Of God and Blue-Footed Boobies
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Bruin travelers to the faraway Galápagos
islands seek adventure, beauty and clues to the origin of life
By Anne Burke
Photography by Anne Burke
and Cory Kiesel
A JOURNEY of 5,000 miles, Charles Smith '34 has come face
to face with Lonesome
George. The most celebrated inhabitant of the Galápagos Islands,
Lonesome George is a saddleback tortoise of about 200 pounds and
the last known member of his subspecies of giant terrestrial turtle.
Doomed to bachelorhood, George is thought to be at least 90 years
old, the same age as Smith, who is the eldest among our group of
Bruin adventurers exploring this strange and wonderful archipelago
that inspired Charles Darwin's theory of natural selection nearly
a century and a half ago.
Clutching the arm of his daughter, Chris Hunt, for balance, Smith
peers at George from under the brim of a floppy hat that shields
his face from the equatorial sun. George, munching leaves under
a tall cactus in his seaside compound at the Charles Darwin Research
Station on Santa Cruz Island, returns Smith's gaze with unblinking
Smith hopes that Lonesome George's prehistoric face holds the answer
to a question that torments him as his long life draws toward an
end: Did God create the universe or did life — man and tortoise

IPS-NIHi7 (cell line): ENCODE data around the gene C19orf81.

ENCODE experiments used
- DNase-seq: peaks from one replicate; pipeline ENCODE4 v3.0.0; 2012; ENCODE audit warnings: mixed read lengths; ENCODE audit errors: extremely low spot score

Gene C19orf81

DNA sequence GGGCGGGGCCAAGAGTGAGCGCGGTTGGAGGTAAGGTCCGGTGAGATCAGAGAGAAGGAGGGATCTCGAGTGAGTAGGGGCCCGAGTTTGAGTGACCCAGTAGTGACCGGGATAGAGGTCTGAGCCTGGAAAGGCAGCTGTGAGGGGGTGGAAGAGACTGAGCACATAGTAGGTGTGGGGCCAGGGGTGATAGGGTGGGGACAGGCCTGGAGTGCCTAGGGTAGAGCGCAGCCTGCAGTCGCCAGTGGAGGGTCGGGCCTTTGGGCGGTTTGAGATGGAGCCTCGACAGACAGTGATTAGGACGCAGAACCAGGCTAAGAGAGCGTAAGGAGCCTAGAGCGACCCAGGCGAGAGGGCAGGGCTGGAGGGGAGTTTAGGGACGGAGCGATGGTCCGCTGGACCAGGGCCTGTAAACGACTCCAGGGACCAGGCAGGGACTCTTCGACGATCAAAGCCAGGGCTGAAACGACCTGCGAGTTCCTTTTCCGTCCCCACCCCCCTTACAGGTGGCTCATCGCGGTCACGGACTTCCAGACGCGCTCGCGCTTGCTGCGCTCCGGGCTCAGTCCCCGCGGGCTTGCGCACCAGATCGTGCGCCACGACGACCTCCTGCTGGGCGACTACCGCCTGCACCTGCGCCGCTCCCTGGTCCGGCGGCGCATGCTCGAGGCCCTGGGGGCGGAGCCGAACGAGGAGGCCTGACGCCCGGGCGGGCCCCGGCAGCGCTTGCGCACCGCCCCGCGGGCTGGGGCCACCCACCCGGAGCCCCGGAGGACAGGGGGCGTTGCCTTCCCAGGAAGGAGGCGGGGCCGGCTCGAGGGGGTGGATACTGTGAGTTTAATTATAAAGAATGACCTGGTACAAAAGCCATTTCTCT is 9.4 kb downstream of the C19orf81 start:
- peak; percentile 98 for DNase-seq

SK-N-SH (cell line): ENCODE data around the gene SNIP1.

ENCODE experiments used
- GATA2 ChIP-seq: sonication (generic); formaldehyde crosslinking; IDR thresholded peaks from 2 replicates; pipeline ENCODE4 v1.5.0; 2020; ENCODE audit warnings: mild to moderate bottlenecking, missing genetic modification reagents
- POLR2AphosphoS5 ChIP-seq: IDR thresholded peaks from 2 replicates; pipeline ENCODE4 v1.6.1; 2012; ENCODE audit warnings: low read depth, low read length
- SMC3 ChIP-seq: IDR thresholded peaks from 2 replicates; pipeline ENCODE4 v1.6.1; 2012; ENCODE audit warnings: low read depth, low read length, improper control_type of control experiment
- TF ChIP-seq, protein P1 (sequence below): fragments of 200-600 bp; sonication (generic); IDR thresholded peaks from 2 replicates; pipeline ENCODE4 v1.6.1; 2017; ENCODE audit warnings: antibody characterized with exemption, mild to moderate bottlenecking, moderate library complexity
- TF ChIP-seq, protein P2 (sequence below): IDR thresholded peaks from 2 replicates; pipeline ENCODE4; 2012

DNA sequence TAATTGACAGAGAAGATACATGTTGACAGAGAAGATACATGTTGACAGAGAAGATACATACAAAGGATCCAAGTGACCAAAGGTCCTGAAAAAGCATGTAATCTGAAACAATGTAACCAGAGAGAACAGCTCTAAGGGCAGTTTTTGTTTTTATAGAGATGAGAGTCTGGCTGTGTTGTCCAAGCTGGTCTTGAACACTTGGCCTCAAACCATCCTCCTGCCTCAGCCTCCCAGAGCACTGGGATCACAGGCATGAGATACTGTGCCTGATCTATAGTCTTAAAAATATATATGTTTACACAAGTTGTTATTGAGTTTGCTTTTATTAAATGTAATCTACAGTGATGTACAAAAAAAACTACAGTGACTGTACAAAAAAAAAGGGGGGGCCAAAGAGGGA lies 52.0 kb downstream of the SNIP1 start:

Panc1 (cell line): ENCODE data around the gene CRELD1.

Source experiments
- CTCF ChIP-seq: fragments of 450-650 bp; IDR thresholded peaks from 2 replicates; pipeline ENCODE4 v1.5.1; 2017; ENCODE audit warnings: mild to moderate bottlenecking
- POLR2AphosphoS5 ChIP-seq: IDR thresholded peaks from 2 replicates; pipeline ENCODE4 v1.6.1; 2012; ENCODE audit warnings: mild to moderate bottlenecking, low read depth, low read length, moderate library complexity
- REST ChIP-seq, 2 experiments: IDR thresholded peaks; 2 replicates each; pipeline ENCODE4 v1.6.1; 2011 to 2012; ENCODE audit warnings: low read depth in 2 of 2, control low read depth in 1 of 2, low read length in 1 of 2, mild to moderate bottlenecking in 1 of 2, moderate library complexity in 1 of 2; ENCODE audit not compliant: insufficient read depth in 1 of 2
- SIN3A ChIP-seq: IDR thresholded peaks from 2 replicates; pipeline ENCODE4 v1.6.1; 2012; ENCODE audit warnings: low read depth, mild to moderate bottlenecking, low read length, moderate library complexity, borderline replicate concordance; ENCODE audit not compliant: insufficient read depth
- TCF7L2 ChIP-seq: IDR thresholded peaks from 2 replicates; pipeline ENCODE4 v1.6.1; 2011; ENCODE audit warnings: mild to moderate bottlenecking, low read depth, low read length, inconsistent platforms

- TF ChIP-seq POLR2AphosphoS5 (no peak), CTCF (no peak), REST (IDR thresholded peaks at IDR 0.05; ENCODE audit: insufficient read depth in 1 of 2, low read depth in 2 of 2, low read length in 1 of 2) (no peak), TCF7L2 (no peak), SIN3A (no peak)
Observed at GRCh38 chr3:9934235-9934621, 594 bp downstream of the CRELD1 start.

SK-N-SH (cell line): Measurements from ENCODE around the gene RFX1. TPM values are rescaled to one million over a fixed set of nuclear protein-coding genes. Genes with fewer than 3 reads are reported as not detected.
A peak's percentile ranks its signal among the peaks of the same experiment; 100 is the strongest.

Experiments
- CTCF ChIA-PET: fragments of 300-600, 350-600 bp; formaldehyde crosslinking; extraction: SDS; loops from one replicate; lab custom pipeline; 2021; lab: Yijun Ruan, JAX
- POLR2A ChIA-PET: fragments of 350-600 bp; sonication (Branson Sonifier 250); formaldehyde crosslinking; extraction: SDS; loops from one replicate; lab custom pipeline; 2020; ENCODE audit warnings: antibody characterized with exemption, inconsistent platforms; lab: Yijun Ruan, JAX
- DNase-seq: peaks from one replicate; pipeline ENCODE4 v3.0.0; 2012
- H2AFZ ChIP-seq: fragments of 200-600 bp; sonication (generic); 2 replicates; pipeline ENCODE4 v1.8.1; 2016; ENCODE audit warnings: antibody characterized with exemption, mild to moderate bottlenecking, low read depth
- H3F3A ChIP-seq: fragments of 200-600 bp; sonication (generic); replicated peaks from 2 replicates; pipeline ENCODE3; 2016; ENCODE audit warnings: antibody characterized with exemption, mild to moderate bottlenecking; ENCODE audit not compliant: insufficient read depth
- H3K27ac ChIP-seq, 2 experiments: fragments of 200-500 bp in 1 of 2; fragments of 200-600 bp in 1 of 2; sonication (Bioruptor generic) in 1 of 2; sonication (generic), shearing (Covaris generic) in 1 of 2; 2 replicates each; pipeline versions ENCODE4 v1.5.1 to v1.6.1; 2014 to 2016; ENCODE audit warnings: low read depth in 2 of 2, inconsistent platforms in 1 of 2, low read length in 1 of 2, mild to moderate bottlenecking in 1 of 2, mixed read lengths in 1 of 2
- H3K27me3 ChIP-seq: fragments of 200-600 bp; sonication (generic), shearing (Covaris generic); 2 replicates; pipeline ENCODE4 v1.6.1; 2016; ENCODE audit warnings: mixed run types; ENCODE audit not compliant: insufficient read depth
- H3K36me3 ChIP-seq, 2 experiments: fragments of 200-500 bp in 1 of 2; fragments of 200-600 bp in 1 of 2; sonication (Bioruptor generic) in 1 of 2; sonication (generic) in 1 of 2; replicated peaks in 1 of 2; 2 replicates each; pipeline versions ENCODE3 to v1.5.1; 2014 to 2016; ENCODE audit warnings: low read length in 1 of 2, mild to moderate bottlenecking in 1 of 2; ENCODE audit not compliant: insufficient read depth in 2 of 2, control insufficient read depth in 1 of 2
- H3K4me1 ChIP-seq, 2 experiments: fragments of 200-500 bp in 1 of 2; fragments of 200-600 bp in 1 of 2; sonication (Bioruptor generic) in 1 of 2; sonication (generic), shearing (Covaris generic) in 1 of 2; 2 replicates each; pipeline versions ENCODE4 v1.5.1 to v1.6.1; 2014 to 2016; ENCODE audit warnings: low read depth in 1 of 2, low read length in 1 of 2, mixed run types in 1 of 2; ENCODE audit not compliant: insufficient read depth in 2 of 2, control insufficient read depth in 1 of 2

alike — originate in the primordial ooze?
"I think it's got to be either-or, but I'm not sure,"
Smith says the next morning at breakfast onboard our floating hotel,
the 238-foot Polaris, as it rocks gently at its anchorage in Genovesa
Island's Darwin Bay.
We are 76 passengers on a weeklong cruise of the Galápagos
Islands, bobbing in the eastern Pacific Ocean some 600 miles off
mainland Ecuador, worlds away from the humdrum of our daily lives
back home. Thirty-three of us, from California to Georgia, signed
up for this once-in-a-lifetime voyage through UCLA Alumni Travel,
the university-affiliated travel office that has been organizing
trips for UCLA graduates and friends for more than six decades.
Joining our band of Bruins are contingents from the University of
Washington and Wake Forest University and a smattering of travelers
who signed up directly with the tour operator, the New York-based